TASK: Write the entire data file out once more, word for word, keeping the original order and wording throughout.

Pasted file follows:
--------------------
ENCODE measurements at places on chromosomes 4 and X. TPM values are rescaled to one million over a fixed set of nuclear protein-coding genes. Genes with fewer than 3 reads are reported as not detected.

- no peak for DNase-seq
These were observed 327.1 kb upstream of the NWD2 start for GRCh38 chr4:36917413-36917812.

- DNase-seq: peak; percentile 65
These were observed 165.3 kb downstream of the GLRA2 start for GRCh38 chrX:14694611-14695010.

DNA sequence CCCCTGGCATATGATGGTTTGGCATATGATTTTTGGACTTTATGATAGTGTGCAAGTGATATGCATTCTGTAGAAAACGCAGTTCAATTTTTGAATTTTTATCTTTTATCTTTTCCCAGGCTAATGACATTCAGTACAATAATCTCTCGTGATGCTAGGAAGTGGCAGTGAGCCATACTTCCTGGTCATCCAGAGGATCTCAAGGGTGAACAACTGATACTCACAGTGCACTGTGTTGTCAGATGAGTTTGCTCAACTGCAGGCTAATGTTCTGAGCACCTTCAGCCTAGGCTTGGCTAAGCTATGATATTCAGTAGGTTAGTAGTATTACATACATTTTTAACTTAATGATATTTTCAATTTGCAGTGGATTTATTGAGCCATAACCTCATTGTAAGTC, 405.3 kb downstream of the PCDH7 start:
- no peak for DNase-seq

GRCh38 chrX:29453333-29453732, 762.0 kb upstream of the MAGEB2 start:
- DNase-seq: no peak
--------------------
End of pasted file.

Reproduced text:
ENCODE measurements at places on chromosomes 4 and X. TPM values are rescaled to one million over a fixed set of nuclear protein-coding genes. Genes with fewer than 3 reads are reported as not detected.

- no peak for DNase-seq
These were observed 327.1 kb upstream of the NWD2 start for GRCh38 chr4:36917413-36917812.

- DNase-seq: peak; percentile 65
These were observed 165.3 kb downstream of the GLRA2 start for GRCh38 chrX:14694611-14695010.

DNA sequence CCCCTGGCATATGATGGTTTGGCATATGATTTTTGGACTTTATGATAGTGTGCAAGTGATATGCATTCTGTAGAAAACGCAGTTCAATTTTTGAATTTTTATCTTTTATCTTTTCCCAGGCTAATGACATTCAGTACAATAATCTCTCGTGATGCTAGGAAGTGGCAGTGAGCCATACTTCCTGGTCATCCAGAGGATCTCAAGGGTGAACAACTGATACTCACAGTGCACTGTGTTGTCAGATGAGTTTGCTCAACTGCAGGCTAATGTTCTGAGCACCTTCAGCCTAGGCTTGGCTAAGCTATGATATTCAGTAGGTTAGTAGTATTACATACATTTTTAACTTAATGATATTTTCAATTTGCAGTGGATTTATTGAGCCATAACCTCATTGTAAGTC, 405.3 kb downstream of the PCDH7 start:
- no peak for DNase-seq

GRCh38 chrX:29453333-29453732, 762.0 kb upstream of the MAGEB2 start:
- DNase-seq: no peak